Anyway, back to the game.  The game was low-scoring and not much action, till of course right around the time I left to stock up on Rally Monkeys and more photos and had to leave.  I psyched myself out and gave myself almost TOO much time to get to Chavez Ravine.  I left around the 7th inning and had to check into my hotel.  
Here I am, outside the main entrance to Angel Stadium.  Which leads me to the inspiration for the title of this posting. 

As many of you Mets fans have seen, there are a contingent of shirts who refuse to acknowledge our new ballpark's corporate sponsor, and are intent on "calling it Shea." Hey, I have to say I've called it Shea many a time, without even realizing it. Old habits die hard. 

But here's the thing. Growing up, the Angels, to me, were the "California Angels." Anaheim Angels was also cool, since I mean, they DO represent the city of Anaheim, which is in and of itself a bustling (sort of) metropolis. Okay, okay, it's Disneyland, but still. I would expect a team in Orlando to call themselves "Orlando fill-in-the-blank" (Orlando Magic, for one). So Anaheim was apparently christened when Disney bought the team in the late 90s.

Their new owner, Arte Moreno, has made the team his own and got approval to name the team "Los Angeles Angels of Anaheim."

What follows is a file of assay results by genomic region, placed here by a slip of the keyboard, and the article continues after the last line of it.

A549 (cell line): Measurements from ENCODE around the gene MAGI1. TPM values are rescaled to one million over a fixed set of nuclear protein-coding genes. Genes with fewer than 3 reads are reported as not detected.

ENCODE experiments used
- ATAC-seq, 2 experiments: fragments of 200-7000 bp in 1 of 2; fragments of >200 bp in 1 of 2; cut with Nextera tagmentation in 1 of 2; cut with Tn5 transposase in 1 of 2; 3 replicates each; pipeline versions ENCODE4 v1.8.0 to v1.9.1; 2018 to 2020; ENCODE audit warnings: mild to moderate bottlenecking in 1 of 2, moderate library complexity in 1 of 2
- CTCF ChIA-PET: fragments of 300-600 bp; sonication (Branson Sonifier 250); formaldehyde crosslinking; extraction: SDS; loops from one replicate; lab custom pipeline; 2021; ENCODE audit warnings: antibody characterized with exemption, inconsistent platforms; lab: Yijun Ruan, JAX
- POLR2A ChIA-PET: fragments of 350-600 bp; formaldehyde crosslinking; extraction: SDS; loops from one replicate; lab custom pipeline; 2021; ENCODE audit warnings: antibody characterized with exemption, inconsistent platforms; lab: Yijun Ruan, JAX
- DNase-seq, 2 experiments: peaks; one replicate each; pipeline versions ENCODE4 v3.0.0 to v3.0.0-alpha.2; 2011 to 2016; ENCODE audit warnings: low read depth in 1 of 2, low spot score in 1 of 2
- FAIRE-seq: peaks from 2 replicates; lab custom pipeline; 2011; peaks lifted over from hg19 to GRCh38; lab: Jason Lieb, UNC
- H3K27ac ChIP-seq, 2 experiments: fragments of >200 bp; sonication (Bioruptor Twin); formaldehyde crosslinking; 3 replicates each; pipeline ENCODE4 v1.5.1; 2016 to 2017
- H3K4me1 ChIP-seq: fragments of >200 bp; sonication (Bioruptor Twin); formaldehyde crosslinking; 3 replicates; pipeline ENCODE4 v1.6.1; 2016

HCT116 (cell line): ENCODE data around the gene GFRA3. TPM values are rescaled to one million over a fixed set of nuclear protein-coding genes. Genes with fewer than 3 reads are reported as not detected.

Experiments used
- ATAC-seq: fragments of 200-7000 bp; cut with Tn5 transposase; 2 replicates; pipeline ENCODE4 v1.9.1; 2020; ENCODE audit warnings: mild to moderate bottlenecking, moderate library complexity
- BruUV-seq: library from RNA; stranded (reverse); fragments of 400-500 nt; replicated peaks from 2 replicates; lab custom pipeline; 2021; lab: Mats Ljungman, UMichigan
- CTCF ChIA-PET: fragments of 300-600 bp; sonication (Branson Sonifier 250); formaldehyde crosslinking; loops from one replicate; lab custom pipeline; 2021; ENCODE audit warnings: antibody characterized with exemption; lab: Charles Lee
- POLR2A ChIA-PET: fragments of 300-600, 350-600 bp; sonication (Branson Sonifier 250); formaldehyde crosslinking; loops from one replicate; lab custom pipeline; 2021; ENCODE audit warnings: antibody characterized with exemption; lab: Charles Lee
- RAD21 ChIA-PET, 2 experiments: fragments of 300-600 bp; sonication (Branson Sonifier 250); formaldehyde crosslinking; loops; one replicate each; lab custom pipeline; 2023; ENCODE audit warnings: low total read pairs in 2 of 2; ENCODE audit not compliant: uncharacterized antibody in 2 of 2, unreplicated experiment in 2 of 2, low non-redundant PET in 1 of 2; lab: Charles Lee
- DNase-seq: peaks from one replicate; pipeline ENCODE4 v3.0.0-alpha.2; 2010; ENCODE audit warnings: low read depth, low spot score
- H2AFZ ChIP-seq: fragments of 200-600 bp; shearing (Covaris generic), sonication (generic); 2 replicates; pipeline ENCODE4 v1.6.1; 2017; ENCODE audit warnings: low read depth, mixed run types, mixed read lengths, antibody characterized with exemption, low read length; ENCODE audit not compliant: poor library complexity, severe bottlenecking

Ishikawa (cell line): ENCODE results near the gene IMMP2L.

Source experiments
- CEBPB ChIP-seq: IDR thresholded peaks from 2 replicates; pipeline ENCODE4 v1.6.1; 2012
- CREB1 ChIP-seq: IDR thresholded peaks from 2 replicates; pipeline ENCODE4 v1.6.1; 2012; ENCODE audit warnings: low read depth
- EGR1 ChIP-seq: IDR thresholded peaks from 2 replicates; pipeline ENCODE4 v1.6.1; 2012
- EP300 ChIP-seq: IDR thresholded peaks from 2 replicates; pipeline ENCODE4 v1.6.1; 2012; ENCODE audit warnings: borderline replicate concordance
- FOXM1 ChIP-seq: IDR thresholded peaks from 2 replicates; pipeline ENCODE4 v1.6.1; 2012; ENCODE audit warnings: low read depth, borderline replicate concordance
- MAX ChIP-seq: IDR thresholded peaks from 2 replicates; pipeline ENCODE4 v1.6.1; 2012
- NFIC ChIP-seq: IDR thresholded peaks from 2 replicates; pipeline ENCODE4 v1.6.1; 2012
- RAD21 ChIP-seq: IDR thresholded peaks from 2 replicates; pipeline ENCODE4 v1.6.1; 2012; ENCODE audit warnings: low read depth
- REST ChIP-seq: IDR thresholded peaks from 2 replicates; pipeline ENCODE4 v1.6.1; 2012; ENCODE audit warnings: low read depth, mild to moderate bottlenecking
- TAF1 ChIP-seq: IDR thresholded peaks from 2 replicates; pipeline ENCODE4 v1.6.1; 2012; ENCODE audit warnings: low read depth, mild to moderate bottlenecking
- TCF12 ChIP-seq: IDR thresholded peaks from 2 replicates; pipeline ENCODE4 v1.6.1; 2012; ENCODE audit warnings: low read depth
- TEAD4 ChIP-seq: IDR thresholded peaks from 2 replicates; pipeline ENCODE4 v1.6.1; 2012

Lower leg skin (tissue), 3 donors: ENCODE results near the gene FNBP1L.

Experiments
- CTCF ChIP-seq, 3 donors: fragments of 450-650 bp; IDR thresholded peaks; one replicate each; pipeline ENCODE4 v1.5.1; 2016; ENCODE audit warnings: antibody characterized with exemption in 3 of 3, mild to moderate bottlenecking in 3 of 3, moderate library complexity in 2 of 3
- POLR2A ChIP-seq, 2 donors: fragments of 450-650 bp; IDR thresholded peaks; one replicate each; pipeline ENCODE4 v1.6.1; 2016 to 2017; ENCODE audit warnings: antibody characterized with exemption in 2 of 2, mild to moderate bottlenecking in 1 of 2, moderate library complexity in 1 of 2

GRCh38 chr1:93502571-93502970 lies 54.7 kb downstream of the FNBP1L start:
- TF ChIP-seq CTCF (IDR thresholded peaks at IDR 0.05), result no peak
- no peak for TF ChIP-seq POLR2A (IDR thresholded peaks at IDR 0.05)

Los Angeles Angels...of Anaheim. WTF? First off -- you're seriously going to call a team the ANGELS ANGELS. Not to mention, Anaheim is not even NEAR Los Angeles. Okay, fine, it is but Los Angeles is called Los Angeles for a reason...uh, it's the friggin county. Anaheim is Orange County. I know the Los Angeles Angels are an homage to the old Pacific Coast League team, but I can see why Dodger fans get pissed off about it. Los Angeles does not = Anaheim.

But I like California. And I like the Angels. So I will continue to honor them by their old name. California Angels.

I'm calling them California from here on out.

It was a beautiful day that day, and you know the old saying. Let's Play Two!

I had an hour-plus drive (about 35 miles) north to Chavez Ravine.

Say a prayer for Nick Adenhart, and call all your Angels.


Ed Leyro said...

California looks like the place to be, not just for the stadiums and the historical artifacts inside the stadiums, but for the teams themselves. The Dodgers and Angels look like they're playoff-bound and the Giants are contending for the Wild Card.

The California Angels' (I'll call them that as well) stadium is gorgeous. Just think, had Donnie Moore not given up that home run to Hendu in the '86 ALCS, the Mets might have had to play there in the Series that year!

G-Fafif said...

I want a Halocane RIGHT NOW.

Shell said...

You mean this Nolan Ryan?

The memorial to Adenhart is pretty sad. It's cool that you still went on this trip even though it was by yourself. Sometimes that is just the best way to go.

Fred said...

"His momma call him Clay, I'm-a call him Clay."